To understand how Quality Score (QS) is used, you first need to understand a little about Google and their advertising platform AdWords. Whenever someone searches on Google there are two processes that happen at the same time. First, Google must go to their index of internet sites and find the top search results for that specific query. These are the “organic” results that you see on every search page. The second process is an ad auction where Google goes to AdWords to find which advertisers may want to advertise on that specific query.
Once a list of potential advertisers is found, AdWords must conduct an auction to determine which advertisers will show, what positions those ads will show in, and how much each advertiser will be charged if their ad is clicked by the user. This ranking is done using a metric called Ad Rank. Ads are placed on the page with the highest Ad Rank first and going in descending order to fill available placements.
Ad Rank is calculated by multiplying Quality Score by the maximum cost/click (CPC) bid an advertiser has given the eligible keyword. So the higher your Quality Score, the better placement you can get and you can pay less per click to compete with other advertisers. So how does AdWords determine Quality Score?
Quality Score (QS) is a number from 1-10 that AdWords assigns to each keyword in an advertiser’s account. It takes into account 3 main factors; Expected CTR (click through rate), Ad Relevance and Landing Page Experience. Each of these components is given a score of “Below Average”, “Average” or “Above Average” in the AdWords system. Let’s talk about each of these:
As you might imagine, each component is not weighted equally in Quality Score. In the early days of Quality Score, it was very opaque and highly correlated with CTR. This made sense because Google only makes money when someone clicks an ad and high CTR indicated “profitable” keywords for Google. However, Google now has released their scores for each component which allowed AdWords grandmaster Brad Geddes to calculate the following breakdown:
As you can see, Landing Page Experience and Expected CTR are most important with Ad Relevance bringing up the rear. Expected CTR is big because it indicates how likely Google is to make money on a search and so high CTR will always be favored. And when we consider the user experience, Ad Relevance is only a small part of the process. It only connects the search with the ad (and is somewhat already being factored into Expected CTR). But the landing page experience is the real make or break of the experience. No matter how appealing the ad, if people click and immediately hit their back button it makes Google look bad. Basically a bad recommendation.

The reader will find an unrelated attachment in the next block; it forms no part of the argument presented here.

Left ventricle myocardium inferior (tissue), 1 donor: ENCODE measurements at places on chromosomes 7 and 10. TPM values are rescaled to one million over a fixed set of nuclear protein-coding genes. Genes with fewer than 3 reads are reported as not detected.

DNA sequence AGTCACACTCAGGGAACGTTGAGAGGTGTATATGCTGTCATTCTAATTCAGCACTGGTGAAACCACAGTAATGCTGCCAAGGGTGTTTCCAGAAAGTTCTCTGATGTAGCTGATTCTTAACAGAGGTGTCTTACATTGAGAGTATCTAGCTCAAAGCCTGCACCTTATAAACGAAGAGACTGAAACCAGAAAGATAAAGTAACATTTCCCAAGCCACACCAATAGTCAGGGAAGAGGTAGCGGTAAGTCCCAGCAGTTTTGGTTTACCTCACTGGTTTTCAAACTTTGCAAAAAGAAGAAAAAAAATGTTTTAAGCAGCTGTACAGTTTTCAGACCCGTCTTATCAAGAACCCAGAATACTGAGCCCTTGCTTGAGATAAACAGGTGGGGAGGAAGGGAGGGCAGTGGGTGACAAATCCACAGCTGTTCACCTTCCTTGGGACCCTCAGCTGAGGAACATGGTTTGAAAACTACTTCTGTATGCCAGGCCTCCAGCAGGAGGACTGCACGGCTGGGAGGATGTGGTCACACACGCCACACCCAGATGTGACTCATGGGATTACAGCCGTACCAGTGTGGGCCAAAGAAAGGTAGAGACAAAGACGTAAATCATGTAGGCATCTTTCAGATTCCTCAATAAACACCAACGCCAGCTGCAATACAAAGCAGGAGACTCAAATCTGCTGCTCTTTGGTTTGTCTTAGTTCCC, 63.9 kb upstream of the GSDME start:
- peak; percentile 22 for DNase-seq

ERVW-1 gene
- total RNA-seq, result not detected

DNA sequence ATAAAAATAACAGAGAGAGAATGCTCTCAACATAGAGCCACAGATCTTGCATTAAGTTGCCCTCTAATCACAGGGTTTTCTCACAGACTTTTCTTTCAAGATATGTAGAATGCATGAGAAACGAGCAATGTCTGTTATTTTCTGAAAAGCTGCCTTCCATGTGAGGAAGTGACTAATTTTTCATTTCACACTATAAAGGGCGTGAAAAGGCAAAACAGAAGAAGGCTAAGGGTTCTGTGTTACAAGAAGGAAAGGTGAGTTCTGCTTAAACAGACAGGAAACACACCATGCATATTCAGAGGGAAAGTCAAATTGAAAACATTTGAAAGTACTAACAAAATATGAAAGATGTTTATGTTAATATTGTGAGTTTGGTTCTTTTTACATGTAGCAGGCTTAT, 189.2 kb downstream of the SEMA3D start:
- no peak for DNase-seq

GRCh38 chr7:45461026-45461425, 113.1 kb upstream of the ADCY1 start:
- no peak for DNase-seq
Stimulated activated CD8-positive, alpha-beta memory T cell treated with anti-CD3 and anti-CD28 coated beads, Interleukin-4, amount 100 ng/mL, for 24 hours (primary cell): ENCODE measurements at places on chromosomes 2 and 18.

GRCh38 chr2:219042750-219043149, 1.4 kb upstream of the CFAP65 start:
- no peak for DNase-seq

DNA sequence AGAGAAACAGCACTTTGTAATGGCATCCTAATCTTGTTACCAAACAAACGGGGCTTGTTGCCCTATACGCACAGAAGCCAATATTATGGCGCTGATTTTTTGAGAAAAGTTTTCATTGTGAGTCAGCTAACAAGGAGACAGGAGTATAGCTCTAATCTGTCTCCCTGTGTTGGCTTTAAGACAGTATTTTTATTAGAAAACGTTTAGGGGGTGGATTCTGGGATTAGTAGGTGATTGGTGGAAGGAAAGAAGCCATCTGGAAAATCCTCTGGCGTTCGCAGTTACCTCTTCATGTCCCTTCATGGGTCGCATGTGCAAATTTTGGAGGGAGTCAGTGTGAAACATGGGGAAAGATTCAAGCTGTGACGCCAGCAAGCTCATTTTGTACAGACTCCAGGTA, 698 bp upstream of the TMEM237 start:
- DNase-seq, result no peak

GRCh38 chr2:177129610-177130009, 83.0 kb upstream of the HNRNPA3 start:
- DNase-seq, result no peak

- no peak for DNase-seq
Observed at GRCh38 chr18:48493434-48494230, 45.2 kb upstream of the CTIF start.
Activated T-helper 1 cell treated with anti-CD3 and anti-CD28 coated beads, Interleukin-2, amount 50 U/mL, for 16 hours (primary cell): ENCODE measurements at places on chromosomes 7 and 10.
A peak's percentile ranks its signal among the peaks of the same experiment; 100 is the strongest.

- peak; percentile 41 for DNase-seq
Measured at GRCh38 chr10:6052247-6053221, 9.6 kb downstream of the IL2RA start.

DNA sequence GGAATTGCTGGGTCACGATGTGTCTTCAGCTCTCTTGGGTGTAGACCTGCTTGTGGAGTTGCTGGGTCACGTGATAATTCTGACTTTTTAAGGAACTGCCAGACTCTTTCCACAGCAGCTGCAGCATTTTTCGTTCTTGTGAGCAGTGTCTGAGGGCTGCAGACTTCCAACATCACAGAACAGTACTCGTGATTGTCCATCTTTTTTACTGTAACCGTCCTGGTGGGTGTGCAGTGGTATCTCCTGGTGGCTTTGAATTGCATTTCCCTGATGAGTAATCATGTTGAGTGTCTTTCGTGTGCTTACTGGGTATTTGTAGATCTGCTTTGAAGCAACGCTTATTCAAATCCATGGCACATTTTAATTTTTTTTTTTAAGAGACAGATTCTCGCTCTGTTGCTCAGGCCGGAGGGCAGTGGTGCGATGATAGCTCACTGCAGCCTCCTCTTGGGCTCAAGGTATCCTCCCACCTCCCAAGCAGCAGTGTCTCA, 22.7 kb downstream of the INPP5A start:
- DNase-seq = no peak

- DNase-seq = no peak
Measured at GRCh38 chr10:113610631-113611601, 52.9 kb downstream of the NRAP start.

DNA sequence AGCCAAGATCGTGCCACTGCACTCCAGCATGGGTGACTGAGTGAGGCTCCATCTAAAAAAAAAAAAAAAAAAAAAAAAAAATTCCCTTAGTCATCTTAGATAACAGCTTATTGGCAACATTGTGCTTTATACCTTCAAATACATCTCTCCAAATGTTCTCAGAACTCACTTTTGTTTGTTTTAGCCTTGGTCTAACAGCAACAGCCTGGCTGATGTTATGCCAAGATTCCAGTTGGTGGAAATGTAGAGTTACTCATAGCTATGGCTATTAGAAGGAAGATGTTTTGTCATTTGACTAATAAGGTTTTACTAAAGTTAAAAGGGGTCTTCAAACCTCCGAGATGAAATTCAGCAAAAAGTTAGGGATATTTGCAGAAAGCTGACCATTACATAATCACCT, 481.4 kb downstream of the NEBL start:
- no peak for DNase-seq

As I mentioned earlier, you now have the ability to see not only a specific quality score, but the rating of each component. By default these columns are not visible, so you’ll need to navigate to the Keywords section in AdWords and then customize columns. Look for these:
There are both current and historical values that you can view. I recommend starting with your current metrics and you can compare to historical values later. Here is an example for an account I work with:
The bottom keyword has a QS of 5 and we can see that the Expected CTR is Below Average. Therefore I would focus on ad copy testing and maybe add some negative keywords to help improve this component, and thus improve my quality score.
The same goes for Landing Page Experience and Ad Relevance. Anytime you see “Below Average” it shows that you need to make some changes.
Quality Score is a vital component of any AdWords account and has a direct impact on results. Maintaining high Quality Scores leads to better position and lower CPC versus your competitors. Poor Quality Scores will necessitate higher bids to compensate, thus hurting the bottom line.
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